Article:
The Turnbull government has dubbed it a test for Bill Shorten, but the Labor leader is not shifting on the future of a contentious road safety tribunal.
The government will introduce legislation to parliament next week that aims to abolish the Road Safety Remuneration Tribunal, a creation of the Gillard government.
Initially it planned to wait until after an election, likely on July 2.
Prime Minister Malcolm Turnbull and his employment minister Michaelia Cash are using the new timetable to pressure Labor.
“They made the mistake initially in introducing it and they can work with us to remove it,” Mr Turnbull told reporters at a truck stop in Perth on Wednesday.
Senator Cash said the vote next week would be a “test of leadership for Bill Shorten”.
But the opposition leader believes the government should sit down with the industry rather than “playing politics”.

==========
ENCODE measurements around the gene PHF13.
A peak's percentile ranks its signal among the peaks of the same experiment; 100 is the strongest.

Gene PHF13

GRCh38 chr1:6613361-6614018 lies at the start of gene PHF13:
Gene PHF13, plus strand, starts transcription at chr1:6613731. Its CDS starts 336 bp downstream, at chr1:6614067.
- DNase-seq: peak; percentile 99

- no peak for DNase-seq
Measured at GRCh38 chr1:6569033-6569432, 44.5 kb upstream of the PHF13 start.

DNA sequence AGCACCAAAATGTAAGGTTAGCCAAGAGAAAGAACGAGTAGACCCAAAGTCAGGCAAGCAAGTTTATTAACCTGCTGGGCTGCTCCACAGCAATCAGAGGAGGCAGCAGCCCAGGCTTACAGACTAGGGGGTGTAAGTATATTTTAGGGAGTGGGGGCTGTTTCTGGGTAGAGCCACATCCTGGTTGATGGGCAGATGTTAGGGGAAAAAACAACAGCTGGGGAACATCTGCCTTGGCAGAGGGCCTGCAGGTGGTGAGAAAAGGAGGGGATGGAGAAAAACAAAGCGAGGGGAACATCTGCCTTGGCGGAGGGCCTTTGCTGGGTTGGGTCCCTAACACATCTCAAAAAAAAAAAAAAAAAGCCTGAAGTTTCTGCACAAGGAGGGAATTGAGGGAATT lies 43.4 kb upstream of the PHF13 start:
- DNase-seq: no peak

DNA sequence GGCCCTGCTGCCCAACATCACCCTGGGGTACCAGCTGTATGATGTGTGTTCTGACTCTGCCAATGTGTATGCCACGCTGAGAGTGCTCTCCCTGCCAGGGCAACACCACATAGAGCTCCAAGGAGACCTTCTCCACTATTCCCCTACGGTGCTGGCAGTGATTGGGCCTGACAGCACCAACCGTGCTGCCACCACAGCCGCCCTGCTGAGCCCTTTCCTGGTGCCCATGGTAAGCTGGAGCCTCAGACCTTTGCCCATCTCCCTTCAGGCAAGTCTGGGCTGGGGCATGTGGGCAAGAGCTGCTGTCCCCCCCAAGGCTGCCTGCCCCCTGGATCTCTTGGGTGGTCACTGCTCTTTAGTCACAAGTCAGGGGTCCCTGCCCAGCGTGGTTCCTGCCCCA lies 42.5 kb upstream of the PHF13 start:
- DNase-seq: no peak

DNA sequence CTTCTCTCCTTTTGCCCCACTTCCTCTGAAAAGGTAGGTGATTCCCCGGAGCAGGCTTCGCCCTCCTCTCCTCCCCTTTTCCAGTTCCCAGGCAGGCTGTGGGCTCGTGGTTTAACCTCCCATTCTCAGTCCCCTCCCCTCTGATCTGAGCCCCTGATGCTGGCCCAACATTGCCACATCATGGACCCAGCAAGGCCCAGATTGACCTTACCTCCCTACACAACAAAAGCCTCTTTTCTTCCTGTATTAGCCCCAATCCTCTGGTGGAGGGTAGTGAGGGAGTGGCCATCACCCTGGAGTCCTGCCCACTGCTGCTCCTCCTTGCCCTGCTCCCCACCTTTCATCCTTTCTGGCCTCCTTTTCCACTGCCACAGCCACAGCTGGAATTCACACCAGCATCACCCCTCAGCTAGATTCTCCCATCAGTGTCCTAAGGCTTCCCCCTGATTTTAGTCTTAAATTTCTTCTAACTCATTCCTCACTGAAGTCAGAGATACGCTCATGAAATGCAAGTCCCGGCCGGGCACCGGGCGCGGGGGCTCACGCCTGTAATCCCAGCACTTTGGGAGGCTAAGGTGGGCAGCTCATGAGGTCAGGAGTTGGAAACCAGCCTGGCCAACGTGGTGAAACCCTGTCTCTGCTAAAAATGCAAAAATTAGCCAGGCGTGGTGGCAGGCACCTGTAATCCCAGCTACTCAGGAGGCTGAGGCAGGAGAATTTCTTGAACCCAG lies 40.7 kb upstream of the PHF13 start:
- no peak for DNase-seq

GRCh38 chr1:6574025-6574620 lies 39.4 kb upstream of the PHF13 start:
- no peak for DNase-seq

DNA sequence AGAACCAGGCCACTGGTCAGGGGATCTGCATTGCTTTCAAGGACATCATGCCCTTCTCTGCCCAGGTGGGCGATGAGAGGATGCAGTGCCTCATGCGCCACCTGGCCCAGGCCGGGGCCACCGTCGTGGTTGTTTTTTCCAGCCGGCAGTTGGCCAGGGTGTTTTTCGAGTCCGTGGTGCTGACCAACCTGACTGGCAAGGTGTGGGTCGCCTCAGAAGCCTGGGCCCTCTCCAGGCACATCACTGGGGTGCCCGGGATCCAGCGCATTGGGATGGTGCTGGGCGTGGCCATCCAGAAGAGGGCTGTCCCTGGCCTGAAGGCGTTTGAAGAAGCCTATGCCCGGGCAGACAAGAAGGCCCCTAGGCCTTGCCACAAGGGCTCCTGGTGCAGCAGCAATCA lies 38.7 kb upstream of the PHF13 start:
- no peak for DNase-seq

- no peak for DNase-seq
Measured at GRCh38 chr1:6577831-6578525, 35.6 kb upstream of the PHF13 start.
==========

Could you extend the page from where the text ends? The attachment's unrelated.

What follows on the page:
“We are standing up for truck drivers, low-paid owner-drivers and for road safety of all motorists,” he told reporters in Canberra.
Mr Shorten is open to compromise, such as a longer implementation time, for new minimum rates of pay set by the tribunal. But he warned the government could be setting a precedent if it abolished the tribunal just because it didn’t like its decisions.
If the government can’t get sufficient Senate support for the tribunal’s abolition, it will move to freeze the new pay rates – which owner-drivers fear will put them out of business – until 2017. So far the government has five of the six crossbench votes it needs to abolish the tribunal.
Crossbencher Nick Xenophon has urged the government to “bloody well” test the numbers, admitting he voted for the tribunal that had since morphed into a mess.
* The government has set up a temporary hotline through the Social Services Department to provide financial advice for owner-drivers, 1800 007 007.